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Issue #2003 - 08 (March 2003)
(Updated Mar. 10, 2003)


WiFi News This Week

1. iPass and Cometa to Work Together on Wi-Fi Networks - iPass to make available Cometa's planned metro-area Wi-Fi networks as part of its Global Broadband Roaming service

2. Toshiba and Accenture Join Hands to offer hot spot in a box
After several months of waiting and testing, Irvine,CA's Toshiba's Computer Systems Group (CSG) has launched its Toshiba Hotspot Solution. The goal: 10,000 hotspots based on Toshiba's hardware by the end of the year.

Toshiba has long seen price as the stumbling block to getting more venues to install hotspots.

"It didn't seem economically rational for the hotspot folks to pay for expensive equipment," says John Marston, VP of Business Development at Toshiba CSG. "The work we've done for the last year and half is about how to take the cost out of the business."

The box Toshiba will provide to channel partners, who will then resell them to venue owners, is an integrated router and 802.11b access point complete with access point controller built in, all for $199 wholesale. The hardware is designed for use with inexpensive DSL lines using dynamic IP addressing, saving a venue owner having to own a more expensive static IP from their provider or a $500+ T1 line.

All the monitoring for the hotspots will take place back at the Toshiba network operations center (NOC). Toshiba will be working with Accenture (Quote, Company Info) for the program's business and operational support, from billing to end-user help.

"Think of us as being like Cometa," says Marston, "but cheaper and with a six month lead on them."

The program has been in beta trialing since May of 2002, and as of January 29 Toshiba started to ship full production models of the hotspot hardware.

Toshiba is launching a program with the same business model in Canada, and will hit "country after country."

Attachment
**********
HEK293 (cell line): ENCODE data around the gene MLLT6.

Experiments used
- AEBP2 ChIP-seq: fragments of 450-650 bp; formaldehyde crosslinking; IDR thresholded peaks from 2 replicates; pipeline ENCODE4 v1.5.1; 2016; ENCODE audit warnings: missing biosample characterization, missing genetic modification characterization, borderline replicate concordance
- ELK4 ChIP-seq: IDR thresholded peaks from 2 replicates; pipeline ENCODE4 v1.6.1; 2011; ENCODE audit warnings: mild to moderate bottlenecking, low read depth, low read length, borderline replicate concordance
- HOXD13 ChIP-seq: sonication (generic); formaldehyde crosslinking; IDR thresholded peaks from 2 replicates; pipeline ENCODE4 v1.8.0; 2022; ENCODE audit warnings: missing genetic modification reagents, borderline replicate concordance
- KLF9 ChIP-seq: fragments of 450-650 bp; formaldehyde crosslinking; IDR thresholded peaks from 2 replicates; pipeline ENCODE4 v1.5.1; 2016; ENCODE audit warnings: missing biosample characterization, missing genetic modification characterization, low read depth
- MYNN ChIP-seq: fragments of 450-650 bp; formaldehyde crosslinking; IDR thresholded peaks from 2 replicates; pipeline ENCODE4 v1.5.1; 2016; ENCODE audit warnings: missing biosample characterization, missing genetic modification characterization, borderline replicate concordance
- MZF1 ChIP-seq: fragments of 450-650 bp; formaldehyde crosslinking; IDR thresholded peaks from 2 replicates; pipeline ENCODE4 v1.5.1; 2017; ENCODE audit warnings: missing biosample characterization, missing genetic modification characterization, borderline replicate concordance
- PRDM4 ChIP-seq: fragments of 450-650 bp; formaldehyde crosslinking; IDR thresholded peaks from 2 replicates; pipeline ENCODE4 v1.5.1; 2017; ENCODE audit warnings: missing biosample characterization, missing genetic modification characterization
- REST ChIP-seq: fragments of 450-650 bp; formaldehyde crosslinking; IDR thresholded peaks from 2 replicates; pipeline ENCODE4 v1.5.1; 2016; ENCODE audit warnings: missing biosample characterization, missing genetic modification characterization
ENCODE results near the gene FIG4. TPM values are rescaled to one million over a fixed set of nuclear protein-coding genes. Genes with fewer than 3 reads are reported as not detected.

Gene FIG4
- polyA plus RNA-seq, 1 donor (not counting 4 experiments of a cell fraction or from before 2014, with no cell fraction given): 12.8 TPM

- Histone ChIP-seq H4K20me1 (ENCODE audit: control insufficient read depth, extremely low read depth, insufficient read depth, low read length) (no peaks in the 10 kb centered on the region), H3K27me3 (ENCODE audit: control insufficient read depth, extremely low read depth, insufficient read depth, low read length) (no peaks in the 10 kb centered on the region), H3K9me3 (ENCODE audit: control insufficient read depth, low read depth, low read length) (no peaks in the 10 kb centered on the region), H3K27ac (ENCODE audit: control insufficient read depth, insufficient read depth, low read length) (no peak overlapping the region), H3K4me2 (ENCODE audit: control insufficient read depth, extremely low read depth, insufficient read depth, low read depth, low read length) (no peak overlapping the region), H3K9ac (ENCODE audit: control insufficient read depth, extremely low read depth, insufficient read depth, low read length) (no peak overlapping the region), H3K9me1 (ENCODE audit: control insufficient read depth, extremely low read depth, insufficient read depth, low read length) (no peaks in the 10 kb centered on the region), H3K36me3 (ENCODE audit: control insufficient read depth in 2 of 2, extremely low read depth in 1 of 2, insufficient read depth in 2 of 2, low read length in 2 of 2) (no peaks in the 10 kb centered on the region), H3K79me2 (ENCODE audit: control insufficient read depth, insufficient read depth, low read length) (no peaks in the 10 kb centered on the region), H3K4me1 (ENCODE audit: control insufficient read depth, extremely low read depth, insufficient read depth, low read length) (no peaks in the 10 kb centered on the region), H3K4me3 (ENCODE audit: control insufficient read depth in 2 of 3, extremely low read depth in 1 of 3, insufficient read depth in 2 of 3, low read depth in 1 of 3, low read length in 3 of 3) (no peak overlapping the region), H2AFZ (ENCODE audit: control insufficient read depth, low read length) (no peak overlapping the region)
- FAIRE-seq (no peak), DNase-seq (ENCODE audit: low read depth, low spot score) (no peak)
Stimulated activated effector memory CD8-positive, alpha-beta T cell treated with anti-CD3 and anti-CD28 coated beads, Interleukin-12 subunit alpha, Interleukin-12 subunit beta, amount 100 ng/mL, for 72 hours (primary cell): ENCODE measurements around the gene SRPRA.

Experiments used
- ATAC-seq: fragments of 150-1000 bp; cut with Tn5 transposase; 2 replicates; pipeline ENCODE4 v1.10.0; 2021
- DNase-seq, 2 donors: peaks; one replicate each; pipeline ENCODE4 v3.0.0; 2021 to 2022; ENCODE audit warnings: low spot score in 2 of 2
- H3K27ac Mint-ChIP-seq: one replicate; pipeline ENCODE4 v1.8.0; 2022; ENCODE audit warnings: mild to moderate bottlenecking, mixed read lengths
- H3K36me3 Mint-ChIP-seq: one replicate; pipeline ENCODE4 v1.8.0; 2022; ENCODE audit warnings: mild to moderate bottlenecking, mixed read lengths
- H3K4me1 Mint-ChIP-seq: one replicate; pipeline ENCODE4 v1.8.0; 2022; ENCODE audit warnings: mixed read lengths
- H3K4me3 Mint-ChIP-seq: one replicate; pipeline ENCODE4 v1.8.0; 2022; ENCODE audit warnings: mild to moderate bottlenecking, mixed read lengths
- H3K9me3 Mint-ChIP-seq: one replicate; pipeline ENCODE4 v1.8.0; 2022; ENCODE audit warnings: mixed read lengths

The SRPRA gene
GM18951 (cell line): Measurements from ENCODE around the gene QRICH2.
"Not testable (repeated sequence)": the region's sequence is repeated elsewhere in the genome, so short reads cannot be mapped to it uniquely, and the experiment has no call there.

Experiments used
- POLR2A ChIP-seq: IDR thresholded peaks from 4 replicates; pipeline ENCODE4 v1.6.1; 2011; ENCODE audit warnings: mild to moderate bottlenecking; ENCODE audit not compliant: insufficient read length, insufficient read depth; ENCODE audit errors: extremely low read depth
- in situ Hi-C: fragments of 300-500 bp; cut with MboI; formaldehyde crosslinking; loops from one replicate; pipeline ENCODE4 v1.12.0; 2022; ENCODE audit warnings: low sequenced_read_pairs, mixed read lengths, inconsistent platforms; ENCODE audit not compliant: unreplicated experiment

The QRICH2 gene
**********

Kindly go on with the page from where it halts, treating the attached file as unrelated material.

To identify the hotspots, Toshiba expects venues to us the Wi-Fi ZONE sticker, a program recently begun by the Wi-Fi Alliance. He points out that the sticker can carry a Toshiba logo as well. The upcoming launch of Intel's Centrino mobile platform and its accompanying ad campaign is also likely to help push

The cost of the Toshiba hardware for venue owners will probably be a bit more than $200 (so resellers can see some profit). Marston figures just two or three customers a day at a hotspot paying $10 per 24-hour access will let the venue owner break even: the cost of the box and the DSL line is so low, especially amortized over a year. This is even taking into account a revenue split where Toshiba gets 50%, the reseller/operator gets 30% and the venue owner gets 20%.

Toshiba partners will vary from big nationals to small local resellers, all pushing to get as many hotspots into communities as possible. The Toshiba-based hotspots will also be part of the iPass Global Broadband Roaming service, so corporate iPass users can use them to access their enterprise networks while traveling.

"If you've got 2000 hotspots in your city, it gets interesting. Only two, that's academic," says Marston. "There's got to be tens of thousands of them. I'm confident we'll achieve it."

3. Inspired, Leisure Link to blanket UK with 30,000 hot spots